Converted Victorian school, with extensive energy retrofitting, now a well-used community centre. Displays, expert advice and information.
A converted Victorian school, the Wilton Community Centre has been at the heart of Wilton since1985. The trustees wanted to ensure that the community facility, which is very well used and welcomes local groups and people of all ages, was fit for purpose and to keep energy consumption as low as possible. Thanks to a generous legacy from a local resident together with capital grants and local fundraising in 2002 the Wilton Community Centre embarked on a programme of energy saving improvements which have created a bright, popular, facility, reduced energy consumption and also generated an income which helps lower the Centre’s running costs.
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The Wilton Community Centre was originally a single-storey school and has been constructed in solid brick walls in Flemish bond and, as such, had no wall insulation. In order to reduce the volume of the heated space, a suspended ceiling was introduced throughout the building with four inches of insulation above it.
A number of extensions have been added to the east and south elevations and, although they may have been constructed with cavity walls, it is assumed they are un-insulated. The extension at the north east corner of the property (room 4) has been internally insulated and dry lined.
The original large Victorian windows were single glazed and leaking heat. By 2005 a programme to change the windows to sealed double glazed units had been completed, dramatically improving energy efficiency.
The property is centrally heated, with three different radiator loops served by a condensing gas boiler installed in 2009. Radiators have thermostatic radiator valves (TRVs) to enable efficient control.
Due to the high density of occupation, at certain times, ceiling fans have been introduced to the underside of the ceiling in the largest space to aid circulation of warm air around the building.
Wilton Community Centre’s electricity needs are met by the grid. Thirty-six photovoltaic panels located on the roof were installed in 2002. The system provides the grid with electricity and the building has a digital display panel that shows the carbon savings associated with the panels – see image below.One year’s return on the 36 PV panels c £2,000 – FiT tariff of pre 2011 -12.
Although the walls of the original Victorian structure could not be insulated, where possible cavity walls have been insulated in the later extensions. In 2009/10 four feet of insulation over new ceiling tiles in 2009 / 10 and ceiling was lowered and insulated in room 3.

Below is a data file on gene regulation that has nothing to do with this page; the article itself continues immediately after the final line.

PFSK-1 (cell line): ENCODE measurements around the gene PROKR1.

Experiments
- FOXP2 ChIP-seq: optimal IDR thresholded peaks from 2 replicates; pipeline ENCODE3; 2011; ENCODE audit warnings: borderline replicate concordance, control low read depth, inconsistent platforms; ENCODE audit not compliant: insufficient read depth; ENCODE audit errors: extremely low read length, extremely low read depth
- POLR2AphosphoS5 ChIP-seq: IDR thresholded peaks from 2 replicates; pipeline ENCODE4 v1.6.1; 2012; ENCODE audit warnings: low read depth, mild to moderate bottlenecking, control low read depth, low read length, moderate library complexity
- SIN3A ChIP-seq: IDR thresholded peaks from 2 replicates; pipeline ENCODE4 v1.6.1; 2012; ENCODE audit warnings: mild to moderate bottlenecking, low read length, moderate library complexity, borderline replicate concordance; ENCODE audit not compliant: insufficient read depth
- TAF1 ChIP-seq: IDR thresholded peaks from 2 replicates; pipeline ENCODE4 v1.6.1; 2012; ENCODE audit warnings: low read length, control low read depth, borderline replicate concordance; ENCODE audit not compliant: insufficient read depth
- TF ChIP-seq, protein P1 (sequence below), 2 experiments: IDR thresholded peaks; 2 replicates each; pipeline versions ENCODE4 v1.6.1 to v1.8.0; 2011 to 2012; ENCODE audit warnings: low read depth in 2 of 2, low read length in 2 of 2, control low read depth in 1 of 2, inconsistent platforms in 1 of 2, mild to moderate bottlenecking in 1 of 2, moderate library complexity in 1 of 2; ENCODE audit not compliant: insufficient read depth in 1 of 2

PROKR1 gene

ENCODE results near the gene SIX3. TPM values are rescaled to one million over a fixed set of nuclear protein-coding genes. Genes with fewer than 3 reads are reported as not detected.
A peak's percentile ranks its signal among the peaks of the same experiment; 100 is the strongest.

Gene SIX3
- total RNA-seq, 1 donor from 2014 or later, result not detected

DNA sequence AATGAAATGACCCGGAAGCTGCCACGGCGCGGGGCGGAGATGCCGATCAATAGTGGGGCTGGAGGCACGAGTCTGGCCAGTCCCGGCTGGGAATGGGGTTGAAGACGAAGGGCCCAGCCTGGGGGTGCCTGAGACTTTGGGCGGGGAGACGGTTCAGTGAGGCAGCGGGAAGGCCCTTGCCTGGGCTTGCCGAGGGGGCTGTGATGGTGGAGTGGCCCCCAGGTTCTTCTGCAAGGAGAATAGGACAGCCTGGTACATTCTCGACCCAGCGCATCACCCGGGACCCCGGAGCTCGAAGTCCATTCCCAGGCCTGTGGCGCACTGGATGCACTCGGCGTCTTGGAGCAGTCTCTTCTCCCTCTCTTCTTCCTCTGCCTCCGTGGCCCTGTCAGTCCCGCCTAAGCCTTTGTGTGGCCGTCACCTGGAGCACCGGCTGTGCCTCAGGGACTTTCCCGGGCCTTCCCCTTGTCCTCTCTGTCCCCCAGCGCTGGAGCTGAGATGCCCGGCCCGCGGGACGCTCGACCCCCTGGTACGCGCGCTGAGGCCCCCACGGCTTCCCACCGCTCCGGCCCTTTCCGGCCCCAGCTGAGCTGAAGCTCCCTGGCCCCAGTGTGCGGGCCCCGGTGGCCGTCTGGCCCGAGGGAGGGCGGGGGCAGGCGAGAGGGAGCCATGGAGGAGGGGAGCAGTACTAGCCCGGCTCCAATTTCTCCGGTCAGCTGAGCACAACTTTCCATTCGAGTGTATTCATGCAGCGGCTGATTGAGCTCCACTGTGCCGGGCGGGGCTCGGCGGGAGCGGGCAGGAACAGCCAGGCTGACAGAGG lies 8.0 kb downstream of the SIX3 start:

The building is lit internally by a number of florescent tubes fittings that are recessed within the suspended ceilings. All stand-alone bulbs and tubes are low energy.
The Trustees and staff at the Wilton Community Centre are very keen to ensure that all the refuse generated at the Centre (including from the refreshment areas) is recycled where possible, including into the Centre’s own compost bin. Meanwhile there is a programme of work planned to improve the outside space including volunteers landscaping the garden.
In 2012, as part of the Wilton ‘Great Green Challenge’, the Wilton Community Centre was energy audited by the Building Research Establishment (BRE). They found:
The ‘Typical’ (average) and ‘Good Practice’ (upper quartile or best performing 25%) energy consumption for a similar building type (naturally ventilated, cellular plan office building) are set out within the table below:
|Energy use (kWh/m2)||Energy spend (£/m2)|
The energy bills provided showed a total of £1,780 spent on gas and £1,953.77 on electricity over the past year. There was no data to show the price charged per unit of energy however based on current energy prices (assumed to be 4p/kWh for gas and 12p/kWh for electricity including climate change levy and VAT), the centres gas consumption is approximately 90 kWh/m2 and the electricity consumption is approximately 31 kWh/m2. This shows that the building’s electricity use is above best practice and its gas use is between best practice and typical consumption.
BRE: Wilton Community Partnership - Environmental Audit Report, March 2012